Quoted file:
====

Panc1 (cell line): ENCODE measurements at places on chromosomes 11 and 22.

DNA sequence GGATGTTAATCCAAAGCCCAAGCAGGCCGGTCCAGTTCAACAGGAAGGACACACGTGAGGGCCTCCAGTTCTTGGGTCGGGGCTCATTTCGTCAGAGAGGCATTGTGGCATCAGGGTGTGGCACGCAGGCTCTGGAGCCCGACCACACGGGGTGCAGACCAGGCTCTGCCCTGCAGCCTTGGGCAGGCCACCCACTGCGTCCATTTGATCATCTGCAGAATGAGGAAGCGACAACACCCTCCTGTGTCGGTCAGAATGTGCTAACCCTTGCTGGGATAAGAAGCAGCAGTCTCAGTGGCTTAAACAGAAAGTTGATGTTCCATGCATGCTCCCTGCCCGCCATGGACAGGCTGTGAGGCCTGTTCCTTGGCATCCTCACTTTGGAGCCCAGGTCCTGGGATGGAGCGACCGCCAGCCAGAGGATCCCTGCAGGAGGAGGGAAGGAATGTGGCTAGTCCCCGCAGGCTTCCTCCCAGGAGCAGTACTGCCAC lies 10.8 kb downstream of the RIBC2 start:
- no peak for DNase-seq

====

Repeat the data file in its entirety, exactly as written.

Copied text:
Panc1 (cell line): ENCODE measurements at places on chromosomes 11 and 22.

DNA sequence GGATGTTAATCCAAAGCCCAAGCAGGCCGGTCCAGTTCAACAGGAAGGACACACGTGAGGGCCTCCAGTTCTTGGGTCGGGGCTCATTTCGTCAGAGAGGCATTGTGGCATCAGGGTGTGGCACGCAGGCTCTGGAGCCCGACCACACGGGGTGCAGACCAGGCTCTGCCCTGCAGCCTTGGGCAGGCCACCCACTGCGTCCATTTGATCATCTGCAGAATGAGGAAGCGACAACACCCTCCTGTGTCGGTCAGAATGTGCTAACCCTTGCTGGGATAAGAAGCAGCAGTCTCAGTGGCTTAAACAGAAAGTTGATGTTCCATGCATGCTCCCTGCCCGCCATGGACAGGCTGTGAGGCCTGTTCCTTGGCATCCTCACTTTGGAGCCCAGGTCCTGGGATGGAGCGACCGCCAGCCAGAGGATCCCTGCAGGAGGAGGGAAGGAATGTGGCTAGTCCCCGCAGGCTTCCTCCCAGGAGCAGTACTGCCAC lies 10.8 kb downstream of the RIBC2 start:
- no peak for DNase-seq